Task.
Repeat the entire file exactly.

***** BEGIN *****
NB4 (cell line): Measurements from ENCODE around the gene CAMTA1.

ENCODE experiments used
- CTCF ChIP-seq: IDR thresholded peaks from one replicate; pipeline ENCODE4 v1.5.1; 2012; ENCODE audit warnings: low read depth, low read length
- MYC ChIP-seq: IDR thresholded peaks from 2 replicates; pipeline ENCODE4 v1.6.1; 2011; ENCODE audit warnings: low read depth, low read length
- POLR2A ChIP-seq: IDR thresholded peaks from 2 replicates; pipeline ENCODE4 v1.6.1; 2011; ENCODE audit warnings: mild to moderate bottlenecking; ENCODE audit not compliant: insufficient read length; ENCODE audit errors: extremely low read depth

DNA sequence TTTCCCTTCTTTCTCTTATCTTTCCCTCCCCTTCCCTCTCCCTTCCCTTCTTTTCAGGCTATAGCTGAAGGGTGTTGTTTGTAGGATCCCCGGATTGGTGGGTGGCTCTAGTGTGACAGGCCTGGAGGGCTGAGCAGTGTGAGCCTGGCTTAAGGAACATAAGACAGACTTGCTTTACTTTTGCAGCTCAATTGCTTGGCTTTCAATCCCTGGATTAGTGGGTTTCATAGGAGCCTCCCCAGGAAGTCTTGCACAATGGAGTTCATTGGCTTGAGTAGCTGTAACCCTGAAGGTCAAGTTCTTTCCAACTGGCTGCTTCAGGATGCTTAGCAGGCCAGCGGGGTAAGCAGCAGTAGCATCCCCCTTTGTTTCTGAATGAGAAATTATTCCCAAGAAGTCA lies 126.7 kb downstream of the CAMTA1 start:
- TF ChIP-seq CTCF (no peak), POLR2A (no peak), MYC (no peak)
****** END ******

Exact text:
NB4 (cell line): Measurements from ENCODE around the gene CAMTA1.

ENCODE experiments used
- CTCF ChIP-seq: IDR thresholded peaks from one replicate; pipeline ENCODE4 v1.5.1; 2012; ENCODE audit warnings: low read depth, low read length
- MYC ChIP-seq: IDR thresholded peaks from 2 replicates; pipeline ENCODE4 v1.6.1; 2011; ENCODE audit warnings: low read depth, low read length
- POLR2A ChIP-seq: IDR thresholded peaks from 2 replicates; pipeline ENCODE4 v1.6.1; 2011; ENCODE audit warnings: mild to moderate bottlenecking; ENCODE audit not compliant: insufficient read length; ENCODE audit errors: extremely low read depth

DNA sequence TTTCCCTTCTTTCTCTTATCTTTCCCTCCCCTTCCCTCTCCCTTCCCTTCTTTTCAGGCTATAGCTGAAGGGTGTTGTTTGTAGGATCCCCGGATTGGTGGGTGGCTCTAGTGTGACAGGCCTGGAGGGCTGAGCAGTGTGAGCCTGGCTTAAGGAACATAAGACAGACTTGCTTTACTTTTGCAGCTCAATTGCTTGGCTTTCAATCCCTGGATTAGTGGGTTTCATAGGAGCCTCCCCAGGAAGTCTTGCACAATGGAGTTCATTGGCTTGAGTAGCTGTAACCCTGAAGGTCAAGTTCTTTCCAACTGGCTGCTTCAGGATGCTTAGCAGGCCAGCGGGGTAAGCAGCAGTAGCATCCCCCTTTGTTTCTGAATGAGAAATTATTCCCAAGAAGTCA lies 126.7 kb downstream of the CAMTA1 start:
- TF ChIP-seq CTCF (no peak), POLR2A (no peak), MYC (no peak)